Simon Maloney is my brand director. We sit down and go through the full collections, looking at and feeling the fabrics. I see the garments, I am there at the photoshoots, it’s really important that I have a view of how I want them to look, because, if anything, I want to give the team the confidence to push this further and faster than they have done before. If we want to change, develop and grow, they need to have the confidence of a creative vision that can take them where we want it to be. I feel I know where I want it to be so I have to be there pushing gently and sometimes not so gently.
“My golden rules are never tell anyone to do something that you aren’t prepared to do yourself; it is better to have a point of view than none at all; and it is important to always retain a sense of humour.”— Carolyn Springett
I think there is this huge danger for a drive for commerciality, this drive for bottom-line profit, which drives people to source in places where they wouldn’t usually source, like moving to China. You might be buying at a bigger profit margin on paper, but in reality you are losing money. I think that is a real danger for British brands, this drive for profit on paper. But really you need to make sure you are making the right moves for the business.
Stay true to your values and core DNA. But at the same time don’t lose that creative vision. I don’t mean just about the product, I think a creative vision needs to be incorporated for all the senses. One has to be innovative, one has to be entrepreneurial, if you don’t take risks you are never going to win, and I think you have to take risks to move things forward. To stand still is the worst possible thing, you are going backwards if you are standing still. Sometimes you just have to be bold and make your move, and that’s what I want to do at New & Lingwood. I’m not worried about standing out so long as we are standing out for the right reasons. We are about that loyal customer who can come and continually add to their wardrobe, we can evolve their look for them, we can help style the customer. I consider New & Lingwood to be accessible luxe — for us it’s important to be both aspirational and accessible to as wide an audience as possible.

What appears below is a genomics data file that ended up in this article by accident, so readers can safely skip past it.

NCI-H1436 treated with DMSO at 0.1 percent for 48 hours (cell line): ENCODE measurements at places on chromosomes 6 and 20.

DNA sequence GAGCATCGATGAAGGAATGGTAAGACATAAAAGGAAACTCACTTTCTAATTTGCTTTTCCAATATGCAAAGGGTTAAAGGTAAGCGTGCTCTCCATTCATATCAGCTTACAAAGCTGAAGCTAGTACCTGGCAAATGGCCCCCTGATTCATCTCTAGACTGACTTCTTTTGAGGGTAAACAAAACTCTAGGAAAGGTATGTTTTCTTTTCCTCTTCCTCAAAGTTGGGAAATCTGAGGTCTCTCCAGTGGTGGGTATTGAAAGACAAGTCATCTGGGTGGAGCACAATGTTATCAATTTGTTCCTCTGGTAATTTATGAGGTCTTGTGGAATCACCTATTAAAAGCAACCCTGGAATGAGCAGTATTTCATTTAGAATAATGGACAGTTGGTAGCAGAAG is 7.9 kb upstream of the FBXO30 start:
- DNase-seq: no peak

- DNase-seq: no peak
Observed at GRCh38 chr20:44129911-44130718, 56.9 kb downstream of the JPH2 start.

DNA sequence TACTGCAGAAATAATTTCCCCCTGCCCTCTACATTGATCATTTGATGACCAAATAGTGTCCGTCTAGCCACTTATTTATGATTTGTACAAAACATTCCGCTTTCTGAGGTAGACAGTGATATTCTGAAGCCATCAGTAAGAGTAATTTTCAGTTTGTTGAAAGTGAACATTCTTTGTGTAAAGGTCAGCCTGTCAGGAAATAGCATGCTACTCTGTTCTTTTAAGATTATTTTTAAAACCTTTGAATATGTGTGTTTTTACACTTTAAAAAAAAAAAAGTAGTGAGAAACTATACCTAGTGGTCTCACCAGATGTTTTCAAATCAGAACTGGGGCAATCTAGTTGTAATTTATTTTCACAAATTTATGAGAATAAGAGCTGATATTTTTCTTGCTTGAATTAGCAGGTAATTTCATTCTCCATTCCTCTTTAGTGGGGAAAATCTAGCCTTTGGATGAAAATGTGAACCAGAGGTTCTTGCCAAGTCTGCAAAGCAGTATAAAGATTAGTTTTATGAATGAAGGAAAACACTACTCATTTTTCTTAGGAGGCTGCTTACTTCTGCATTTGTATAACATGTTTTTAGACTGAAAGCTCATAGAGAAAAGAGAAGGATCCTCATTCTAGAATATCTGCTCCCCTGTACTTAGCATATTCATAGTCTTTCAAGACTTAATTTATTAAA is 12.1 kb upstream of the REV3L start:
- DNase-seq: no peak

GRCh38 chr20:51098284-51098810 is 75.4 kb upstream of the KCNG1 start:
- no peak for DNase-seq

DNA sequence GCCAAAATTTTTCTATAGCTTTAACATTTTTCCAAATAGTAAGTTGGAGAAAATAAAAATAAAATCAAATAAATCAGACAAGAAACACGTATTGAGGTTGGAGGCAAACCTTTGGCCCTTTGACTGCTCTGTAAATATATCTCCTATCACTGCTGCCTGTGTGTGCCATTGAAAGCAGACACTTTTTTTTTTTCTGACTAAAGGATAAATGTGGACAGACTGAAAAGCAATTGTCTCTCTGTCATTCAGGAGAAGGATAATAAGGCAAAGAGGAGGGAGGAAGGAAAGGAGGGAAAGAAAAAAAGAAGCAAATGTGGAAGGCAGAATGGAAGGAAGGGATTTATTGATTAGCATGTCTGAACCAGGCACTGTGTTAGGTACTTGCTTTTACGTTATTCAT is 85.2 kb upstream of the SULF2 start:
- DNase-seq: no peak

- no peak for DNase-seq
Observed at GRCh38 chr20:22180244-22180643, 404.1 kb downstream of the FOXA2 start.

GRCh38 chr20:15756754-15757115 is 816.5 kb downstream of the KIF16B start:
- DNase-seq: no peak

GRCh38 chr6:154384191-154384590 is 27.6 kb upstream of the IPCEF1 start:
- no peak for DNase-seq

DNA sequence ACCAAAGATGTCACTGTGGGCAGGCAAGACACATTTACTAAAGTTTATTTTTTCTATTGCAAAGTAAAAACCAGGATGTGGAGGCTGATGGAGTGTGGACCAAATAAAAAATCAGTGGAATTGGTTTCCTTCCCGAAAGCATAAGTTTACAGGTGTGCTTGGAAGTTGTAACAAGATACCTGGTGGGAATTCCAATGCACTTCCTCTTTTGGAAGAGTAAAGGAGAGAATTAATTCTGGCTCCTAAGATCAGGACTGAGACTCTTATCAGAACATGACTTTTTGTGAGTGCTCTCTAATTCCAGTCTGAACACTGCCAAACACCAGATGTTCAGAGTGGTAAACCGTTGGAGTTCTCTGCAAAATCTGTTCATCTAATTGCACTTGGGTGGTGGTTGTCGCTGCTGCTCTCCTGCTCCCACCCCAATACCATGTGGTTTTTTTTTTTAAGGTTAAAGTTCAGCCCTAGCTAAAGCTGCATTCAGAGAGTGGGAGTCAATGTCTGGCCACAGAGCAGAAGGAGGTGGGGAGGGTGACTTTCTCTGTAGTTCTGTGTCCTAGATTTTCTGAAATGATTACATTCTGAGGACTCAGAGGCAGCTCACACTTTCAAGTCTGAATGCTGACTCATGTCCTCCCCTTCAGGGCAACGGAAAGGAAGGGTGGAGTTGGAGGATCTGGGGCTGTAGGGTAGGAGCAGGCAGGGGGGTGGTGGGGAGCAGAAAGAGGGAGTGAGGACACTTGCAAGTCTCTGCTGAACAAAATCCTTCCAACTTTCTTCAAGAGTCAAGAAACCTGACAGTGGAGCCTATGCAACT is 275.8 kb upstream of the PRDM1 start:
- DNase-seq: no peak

The biggest change I’ve made as C.E.O., firstly, is changing the way the business conducts itself. Everyone just got on with what they thought they ought to be doing. And yet somehow it didn’t all connect up, whereas to my mind every part of the business needs to seamlessly connect, because together that business is stronger and things can be done more easily. To my mind I think I brought the business together and everyone knows what I want from the business, but also what the business strategy is, so they know where we are going, therefore they know what part they need to play in making that happen. In making that happen, and we are seeing great results, they gain in confidence and motivation.
Secondly, we have really made the product first and foremost. If the team understand the product, if they like the product, if they wear the product, they understand how it’s put together and they can pass that confidence and enthusiasm onto the customer. It’s really fundamental.
Thirdly is about being outward looking. Taking inspiration from what’s going on in the world, what’s going on in London, what’s going on internationally. I have travelled to the U.S. and Asia with New & Lingwood, starting to talk to people outside the business — and there is a whole appetite out there.
I have learnt that you have to have the courage of your convictions, and stand up for what you believe in.